Sometimes rare diseases can let scientists pioneer bold new ideas. That has been the case with a condition that strikes fewer than 100 babies a year in the United States. These infants are born without a functioning immune system.
The disease is called severe combined immunodeficiency, or SCID. "It was made famous in the mid '70s when the 'Bubble Boy' was described in a documentary, and I think it captured the imagination of a lot of people," says Matthew Porteus, a pediatrician at Stanford University.
David Vetter was the boy who spent most of his short life inside a plastic bubble to protect him from infection. He died at age 12 in 1984.
All babies born in the United States are now screened for this condition, and the best treatment today — a bone marrow transplant — succeeds more than 90 percent of the time. The disease remains a source of great interest to researchers.
"This is one of those diseases in which there's probably more doctors and scientists studying the disease than patients who have the disease," Porteus says.
In the 1990s, European scientists actually cured SCID in some patients, using a technique called gene therapy. This process involves removing defective blood cells from a patient, inserting a new gene with the help of a virus and then putting the cells back into the body. Those cells then build up the patient's immune system.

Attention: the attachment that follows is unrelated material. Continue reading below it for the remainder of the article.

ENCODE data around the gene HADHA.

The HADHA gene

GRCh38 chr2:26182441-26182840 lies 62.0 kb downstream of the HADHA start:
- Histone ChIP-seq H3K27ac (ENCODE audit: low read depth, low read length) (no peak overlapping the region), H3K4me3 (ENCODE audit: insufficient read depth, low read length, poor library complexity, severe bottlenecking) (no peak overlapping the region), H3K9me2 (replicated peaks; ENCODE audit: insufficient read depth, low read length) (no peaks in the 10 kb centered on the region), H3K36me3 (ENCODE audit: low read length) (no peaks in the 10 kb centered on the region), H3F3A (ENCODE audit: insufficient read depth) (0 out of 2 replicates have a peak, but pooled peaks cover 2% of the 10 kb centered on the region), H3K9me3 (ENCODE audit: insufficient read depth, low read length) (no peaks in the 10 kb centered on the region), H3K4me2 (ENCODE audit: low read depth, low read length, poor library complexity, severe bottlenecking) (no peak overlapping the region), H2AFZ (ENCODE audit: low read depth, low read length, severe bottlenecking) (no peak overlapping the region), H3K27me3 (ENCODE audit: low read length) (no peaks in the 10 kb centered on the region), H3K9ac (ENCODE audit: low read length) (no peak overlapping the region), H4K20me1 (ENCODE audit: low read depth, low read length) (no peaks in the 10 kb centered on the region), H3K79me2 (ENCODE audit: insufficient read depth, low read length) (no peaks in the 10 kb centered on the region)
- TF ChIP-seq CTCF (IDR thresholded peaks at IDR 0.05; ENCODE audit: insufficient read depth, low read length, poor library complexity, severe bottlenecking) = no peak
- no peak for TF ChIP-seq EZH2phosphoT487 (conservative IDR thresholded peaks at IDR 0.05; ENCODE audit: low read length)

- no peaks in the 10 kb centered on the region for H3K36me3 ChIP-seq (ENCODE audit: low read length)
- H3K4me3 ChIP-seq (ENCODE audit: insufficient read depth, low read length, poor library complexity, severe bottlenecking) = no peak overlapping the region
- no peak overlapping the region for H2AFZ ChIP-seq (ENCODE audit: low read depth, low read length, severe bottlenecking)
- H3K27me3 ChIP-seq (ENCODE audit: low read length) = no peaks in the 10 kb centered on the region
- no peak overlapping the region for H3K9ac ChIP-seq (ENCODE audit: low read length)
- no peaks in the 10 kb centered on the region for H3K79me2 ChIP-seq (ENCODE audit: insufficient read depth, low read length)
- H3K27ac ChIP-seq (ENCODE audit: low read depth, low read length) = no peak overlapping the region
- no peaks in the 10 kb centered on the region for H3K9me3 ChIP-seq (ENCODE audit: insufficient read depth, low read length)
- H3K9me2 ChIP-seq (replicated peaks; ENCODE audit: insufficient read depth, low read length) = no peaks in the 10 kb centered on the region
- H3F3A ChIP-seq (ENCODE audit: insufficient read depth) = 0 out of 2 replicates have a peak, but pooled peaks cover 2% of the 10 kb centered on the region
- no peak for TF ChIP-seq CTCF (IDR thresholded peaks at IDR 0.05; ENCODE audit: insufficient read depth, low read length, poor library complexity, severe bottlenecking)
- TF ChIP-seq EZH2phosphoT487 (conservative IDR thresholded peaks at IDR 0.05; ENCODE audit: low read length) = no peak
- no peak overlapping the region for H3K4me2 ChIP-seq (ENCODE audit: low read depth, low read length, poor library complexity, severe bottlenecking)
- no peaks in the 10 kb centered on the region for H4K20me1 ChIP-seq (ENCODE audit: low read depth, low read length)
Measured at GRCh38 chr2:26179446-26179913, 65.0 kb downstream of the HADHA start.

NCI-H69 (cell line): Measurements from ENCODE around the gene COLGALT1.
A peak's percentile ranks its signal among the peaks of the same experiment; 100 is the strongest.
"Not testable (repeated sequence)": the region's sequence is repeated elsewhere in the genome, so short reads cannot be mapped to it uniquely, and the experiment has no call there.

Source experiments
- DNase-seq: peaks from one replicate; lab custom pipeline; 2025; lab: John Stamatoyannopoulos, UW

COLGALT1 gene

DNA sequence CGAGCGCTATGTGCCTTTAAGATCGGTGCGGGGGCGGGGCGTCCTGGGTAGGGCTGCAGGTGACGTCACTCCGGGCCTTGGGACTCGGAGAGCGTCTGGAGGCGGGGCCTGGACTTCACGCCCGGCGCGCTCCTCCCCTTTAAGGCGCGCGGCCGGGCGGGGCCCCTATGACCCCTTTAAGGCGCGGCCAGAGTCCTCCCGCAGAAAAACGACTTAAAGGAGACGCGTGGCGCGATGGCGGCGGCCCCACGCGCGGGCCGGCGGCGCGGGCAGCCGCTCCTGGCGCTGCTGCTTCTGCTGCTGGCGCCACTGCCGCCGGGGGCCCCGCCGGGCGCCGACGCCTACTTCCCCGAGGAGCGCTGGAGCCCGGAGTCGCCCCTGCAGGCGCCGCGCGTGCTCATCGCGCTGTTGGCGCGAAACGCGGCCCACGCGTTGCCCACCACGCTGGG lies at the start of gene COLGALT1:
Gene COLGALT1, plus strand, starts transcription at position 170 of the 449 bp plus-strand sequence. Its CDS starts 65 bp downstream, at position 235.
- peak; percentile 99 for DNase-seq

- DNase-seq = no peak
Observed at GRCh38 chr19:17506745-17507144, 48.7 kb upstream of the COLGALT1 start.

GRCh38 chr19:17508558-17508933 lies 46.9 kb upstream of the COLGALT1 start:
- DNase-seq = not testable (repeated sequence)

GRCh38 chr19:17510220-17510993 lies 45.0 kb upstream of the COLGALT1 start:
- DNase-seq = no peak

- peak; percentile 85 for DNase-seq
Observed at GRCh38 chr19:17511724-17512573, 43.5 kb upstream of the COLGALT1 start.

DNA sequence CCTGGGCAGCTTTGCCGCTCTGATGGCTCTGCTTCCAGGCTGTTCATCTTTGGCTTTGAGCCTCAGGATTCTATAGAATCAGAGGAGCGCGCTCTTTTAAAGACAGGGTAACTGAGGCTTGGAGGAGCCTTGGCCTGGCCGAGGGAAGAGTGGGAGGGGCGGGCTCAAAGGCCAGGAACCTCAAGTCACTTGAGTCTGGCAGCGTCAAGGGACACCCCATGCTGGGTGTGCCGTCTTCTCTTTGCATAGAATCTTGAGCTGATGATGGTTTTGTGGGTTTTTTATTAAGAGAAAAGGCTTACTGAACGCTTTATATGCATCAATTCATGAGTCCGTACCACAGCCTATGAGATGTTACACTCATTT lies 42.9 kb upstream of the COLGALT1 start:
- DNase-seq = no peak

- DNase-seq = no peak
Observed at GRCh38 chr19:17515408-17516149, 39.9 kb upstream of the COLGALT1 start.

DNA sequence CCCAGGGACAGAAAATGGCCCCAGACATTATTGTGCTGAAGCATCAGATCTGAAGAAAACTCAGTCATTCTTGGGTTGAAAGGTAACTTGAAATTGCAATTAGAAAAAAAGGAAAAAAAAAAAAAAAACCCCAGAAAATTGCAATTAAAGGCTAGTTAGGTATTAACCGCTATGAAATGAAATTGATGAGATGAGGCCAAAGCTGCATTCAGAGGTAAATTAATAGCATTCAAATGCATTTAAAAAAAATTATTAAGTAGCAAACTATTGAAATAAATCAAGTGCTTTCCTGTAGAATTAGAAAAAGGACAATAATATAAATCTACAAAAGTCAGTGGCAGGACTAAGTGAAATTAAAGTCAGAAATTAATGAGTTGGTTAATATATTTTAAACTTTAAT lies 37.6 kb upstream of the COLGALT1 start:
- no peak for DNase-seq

At first, this treatment in the 1990s and early 2000s looked really promising.
"Of the 20 patients, they all had immune recovery," says Donald Kohn, an immunologist at UCLA's Broad Center of Regenerative Medicine and Stem Cell Research. "But, over time, five of them went on to develop a leukemia."
He says 18 of those original patients are still alive today, but the leukemias put an understandable pall on the whole field of gene therapy.
Scientists went to work to figure out how to inject new genes into cells without triggering leukemia, a cancer of blood cells. And they think they've succeeded.
Over time, there has been gradual improvement in gene therapy. The latest advance, reported in the New England Journal of Medicine on Wednesday, details a study of eight infants who have a type of SCID called SCID-X1.
The gene to correct the problem was inserted into a modified version of HIV, the virus that causes AIDS. That engineered virus can't cause AIDS, and it has been further tweaked to reduce the risk that it could trigger leukemia.
Gene therapy has been used successfully over the past decade. Scientists at St. Jude Children's Research Hospital in Memphis, Tenn., modified the procedure for SCID by giving the infants a short course of chemotherapy before introducing the new gene. This helped the new cells take up permanent residence. The babies developed apparently healthy immune systems, according to the new study.
"I am thrilled to see these outstanding results," says Ewelina Mamcarz, a transplant physician and first author on the new paper.
"To be able to see these babies in my clinic now as toddlers is very rewarding," she says. "They live normal lives. They aren't any different from my daughters." Two more infants have been treated since the paper was prepared for publication, the team says.
Standard treatment for SCID is a bone marrow transplant. But that procedure often restores only part of a child's immune system. As a result, patients require monthly infusions of antibodies called immunoglobulins. Jennifer Puck, a pediatrician at UC San Francisco and a collaborator in the latest study, says infants who got the gene therapy don't need that medication.